“It’s so easy nowadays for a band to record an EP and just put it up on Bandcamp,” said Decoteau. “The fact that they were getting it released by Secret Audio Club, who we respect a lot, definitely spoke a little extra.” Topshelf and Del Paxton formally announced the signing and the upcoming split with Gulfer on February 4th, 2015. “If you would have asked me a year ago what label I would like to work with the most, I would have said Topshelf,” said Schoedel. “So it’s cool that it happened that way.” Del Paxton working with Topshelf makes sense. Del Paxton traffics in catchy hooks made covert by unconventional song structures and rhythms while Topshelf is known for pushing the envelope of what modern indie, punk, and emo sound like. While you can apply the “emo revival” label to either, there’s more going on than nostalgia for mid-1990s Midwest guitar rock. Catch Del Paxton on Record Store Day (Saturday, April 18) at Black Dots Record Store (7pm, $8) with Pittsburgh’s Brightside and East Haven’s Posture & The Grizzly. They’ll also be touring the US and Canada in the spring and summer to support the split with Gulfer, out P April 7, 2015. DAILYPUBLIC.COM / APRIL 15, 2015 / THE PUBLIC

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12 THE PUBLIC / APRIL 15, 2015 / DAILYPUBLIC.COM


DAILYPUBLIC.COM / APRIL 15, 2015 / THE PUBLIC 13

BUFFALO UNCONFERENCE—which takes place this Saturday, April 18 at D!G, the shared workspace in the Buffalo Niagara Medical Campus’s Innovation Center—promises to bring together a host of young tech innovators, entrepreneurs, venture capitalists, and others who hope to nurture and benefit from a burgeoning sector of the Western New York economy. Attendees are encouraged not only to listen to presentations but to suggest subjects and make presentations themselves. “Innovation happens when you bring people together from different backgrounds, with different experiences, and encourage conversations about the concepts they care about,” says event organizer Clark Dever. In advance of the conference, we worked with Dever to assemble and photograph some of those who have made an significant impact in the tech sector here. Drone photography was provided by Todd Salansky of Norris Clifton Aerial Photography. You can read more about Buffalo Unconference—powered by AT&T and co-sponsored by Infotech Niagara, SelectOne Search LLC, 43North, D!G, Z80 Labs, VCAMP, Algonquin Studios, and Heads Up Display, Inc.—and register to attend for free, at buffalounconference.com.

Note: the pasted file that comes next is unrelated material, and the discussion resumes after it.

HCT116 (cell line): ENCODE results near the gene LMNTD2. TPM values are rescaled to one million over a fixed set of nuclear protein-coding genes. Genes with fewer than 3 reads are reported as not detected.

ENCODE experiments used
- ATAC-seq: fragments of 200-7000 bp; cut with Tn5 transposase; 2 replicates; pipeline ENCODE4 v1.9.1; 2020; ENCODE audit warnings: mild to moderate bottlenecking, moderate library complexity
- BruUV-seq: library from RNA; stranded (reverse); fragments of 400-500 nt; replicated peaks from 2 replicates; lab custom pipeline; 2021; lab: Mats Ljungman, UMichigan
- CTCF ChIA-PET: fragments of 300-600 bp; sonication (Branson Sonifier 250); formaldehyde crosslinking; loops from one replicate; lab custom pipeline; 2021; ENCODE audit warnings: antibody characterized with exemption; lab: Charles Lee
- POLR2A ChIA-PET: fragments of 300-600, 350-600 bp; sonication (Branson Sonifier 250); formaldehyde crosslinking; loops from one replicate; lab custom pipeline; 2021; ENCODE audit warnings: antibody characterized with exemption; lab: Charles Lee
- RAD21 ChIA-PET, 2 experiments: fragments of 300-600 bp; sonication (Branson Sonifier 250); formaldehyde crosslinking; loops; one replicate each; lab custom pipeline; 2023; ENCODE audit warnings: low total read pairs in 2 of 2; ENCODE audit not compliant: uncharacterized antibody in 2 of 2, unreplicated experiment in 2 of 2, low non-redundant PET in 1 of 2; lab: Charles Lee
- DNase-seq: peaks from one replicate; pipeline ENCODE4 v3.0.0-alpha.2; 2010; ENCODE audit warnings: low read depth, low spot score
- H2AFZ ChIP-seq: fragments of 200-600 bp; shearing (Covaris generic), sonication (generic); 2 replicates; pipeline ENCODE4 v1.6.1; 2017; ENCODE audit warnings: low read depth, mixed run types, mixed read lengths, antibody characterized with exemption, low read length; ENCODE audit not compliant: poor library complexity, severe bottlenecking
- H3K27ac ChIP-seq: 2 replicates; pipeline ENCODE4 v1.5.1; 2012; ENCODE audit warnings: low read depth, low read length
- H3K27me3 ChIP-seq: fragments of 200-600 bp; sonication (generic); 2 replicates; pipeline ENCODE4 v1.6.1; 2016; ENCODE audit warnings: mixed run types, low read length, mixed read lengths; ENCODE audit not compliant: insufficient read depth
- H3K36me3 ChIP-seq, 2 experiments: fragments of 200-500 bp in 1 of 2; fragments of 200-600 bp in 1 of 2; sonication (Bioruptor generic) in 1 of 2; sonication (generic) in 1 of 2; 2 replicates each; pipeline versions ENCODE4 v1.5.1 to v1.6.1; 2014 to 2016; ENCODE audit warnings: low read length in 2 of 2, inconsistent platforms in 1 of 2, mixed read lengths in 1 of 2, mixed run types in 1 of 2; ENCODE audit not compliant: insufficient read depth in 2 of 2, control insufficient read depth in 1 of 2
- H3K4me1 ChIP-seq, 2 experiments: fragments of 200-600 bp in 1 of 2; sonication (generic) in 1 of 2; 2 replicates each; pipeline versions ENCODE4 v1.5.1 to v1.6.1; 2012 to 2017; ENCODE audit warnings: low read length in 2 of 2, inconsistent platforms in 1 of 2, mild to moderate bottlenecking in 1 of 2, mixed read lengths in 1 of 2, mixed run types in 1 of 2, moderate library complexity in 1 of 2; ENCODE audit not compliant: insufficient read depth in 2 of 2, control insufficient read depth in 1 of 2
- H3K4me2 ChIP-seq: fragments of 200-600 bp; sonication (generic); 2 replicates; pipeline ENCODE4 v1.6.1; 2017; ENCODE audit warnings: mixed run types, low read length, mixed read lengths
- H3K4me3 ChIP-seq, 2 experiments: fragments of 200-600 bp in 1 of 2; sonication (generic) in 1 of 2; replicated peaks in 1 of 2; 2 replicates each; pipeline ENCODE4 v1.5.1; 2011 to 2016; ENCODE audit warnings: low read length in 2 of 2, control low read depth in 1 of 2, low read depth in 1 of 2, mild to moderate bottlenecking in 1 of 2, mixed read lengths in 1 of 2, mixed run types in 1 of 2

EVENTS CALENDAR Tim Meadows 8pm Helium Comedy Club, 30 Mississippi St. $18-$31 [COMEDY] To some, he’ll always be The Ladies Man. To others, his OJ Simpson impression will live in infamy for all time. Regardless, it’s clear that Tim Meadows is a comic genius. He’ll come to Helium Comedy Club to deliver his hilarious brand of stand up comedy this Thursday, April 16 through Saturday, April 18 for five shows. -CP